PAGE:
25 September 2015

Top 5 up-and-coming classic cars to buy now

The term “modern classic” seems like an oxymoron. And to certain members of the old guard of the collector car world, it might just seem plain moronic. But time marches on, as do tastes and points of view on what a “classic” car is. Here are five that are rapidly gaining a following as modern cars that are worth collecting:

  1. 1976-94 Jaguar XJS: The XJS now ranks as one of the most popular cars among members of the Jaguar Club of North America and it seems like it’s finally emerging from the shadow of the E-Type. More of a grand tourer than a sports car, the styling of the XJS is aging like a fine French red, and it comes both in convertible and coupe form with lots of chrome, wood and leather to compliment what is in actuality an understated design with roots in the late 1960s, the golden era of GTs. XJS also has the cachet of V-12 power (although it was available as a six-cylinder as well).
  2. 1992-95 Porsche 968: The 968 was the ultimate development of the car that saved Porsche in the 1980s, the 944. As such, it was the ultimate expression of the front-engine, water-cooled four-cylinder Porsche and many say is among the best driving and handling Porsches of all. In either coupe or cabriolet form, they’re quite rare and we’d be shocked if they don’t double in value in 10 years.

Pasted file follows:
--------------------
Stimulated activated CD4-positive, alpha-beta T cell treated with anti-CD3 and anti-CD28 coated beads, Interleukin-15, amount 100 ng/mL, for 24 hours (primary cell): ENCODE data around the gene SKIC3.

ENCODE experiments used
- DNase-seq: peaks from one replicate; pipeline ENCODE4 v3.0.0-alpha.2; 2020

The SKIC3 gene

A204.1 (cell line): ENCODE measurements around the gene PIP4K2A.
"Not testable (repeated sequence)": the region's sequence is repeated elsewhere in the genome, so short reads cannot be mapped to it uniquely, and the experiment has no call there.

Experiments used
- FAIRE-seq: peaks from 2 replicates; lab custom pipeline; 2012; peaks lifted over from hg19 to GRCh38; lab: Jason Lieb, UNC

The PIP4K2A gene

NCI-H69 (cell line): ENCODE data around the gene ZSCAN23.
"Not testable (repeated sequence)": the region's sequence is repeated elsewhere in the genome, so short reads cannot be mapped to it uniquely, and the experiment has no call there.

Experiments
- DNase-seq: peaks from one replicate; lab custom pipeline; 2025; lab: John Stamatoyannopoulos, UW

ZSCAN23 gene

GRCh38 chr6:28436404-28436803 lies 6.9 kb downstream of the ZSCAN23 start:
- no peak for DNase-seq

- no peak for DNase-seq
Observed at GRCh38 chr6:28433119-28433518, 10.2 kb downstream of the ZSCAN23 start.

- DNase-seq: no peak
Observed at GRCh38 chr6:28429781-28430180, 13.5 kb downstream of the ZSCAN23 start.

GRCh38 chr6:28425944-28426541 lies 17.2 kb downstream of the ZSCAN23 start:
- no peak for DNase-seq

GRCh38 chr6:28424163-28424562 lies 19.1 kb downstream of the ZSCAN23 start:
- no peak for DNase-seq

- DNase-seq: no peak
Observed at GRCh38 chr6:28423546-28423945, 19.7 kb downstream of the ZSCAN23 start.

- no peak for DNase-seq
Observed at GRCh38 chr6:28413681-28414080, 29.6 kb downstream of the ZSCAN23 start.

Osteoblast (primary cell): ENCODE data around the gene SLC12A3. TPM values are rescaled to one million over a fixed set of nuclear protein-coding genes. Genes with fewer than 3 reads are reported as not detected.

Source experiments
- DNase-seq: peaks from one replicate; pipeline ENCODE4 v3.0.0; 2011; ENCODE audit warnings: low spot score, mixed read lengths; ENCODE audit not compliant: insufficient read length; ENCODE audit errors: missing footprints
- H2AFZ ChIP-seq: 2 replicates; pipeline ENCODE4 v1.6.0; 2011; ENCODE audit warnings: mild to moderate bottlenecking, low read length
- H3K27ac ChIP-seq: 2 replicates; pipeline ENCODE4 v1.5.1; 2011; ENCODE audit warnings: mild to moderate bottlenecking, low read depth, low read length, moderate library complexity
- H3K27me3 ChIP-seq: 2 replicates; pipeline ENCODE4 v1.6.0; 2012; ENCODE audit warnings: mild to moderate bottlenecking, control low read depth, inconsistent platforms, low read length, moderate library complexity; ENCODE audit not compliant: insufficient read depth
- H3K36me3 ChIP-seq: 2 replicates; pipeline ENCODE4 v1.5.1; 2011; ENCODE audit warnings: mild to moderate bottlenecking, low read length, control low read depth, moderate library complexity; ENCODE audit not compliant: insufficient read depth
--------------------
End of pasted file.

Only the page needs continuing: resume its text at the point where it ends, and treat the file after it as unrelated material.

3. 2006-09 Cadillac XLR-V: The Cadillac XLR was Cadillac’s two-seat convertible follow-up to the Pininfarina-designed Allante of the 1980s. An altogether better-thought-out package that was based on the C5 Corvette, the XLR-V added a supercharged Northstar V-8 to the mix which gave it a sub-5-second 0-60 time. The XLR’s styling remains striking and the V is difficult to come by, with most sources listing under 2,500 produced.
  4. 2002-05 Ford Thunderbird: The retro-styled 11th generation Thunderbird is a car that should have had greater success in the marketplace as a new car, and it might have done, except for a nearly non-existent sales and marketing campaign by Ford. The relative scarcity that resulted from Ford’s lackluster selling of the car is one of the things that makes it desirable today. They’re also quite pleasant to drive and among the most visually appealing of the late 1990s and early 2000s throwback styling phase.
  5. 1990-2002 Mercedes R129 SL: Mercedes SLs tend to have long lives in the marketplace. The R129’s predecessor, the R107 lasted from 1971-89 and it’s already on its way to becoming a desirable collector car. The R129 which came with six-, eight- and twelve-cylinder engines, is still very affordable. While complex and pricey to maintain and repair, it’s tough to resist the V-12 SL600’s charms, particularly at under $15,000 for a nice one.

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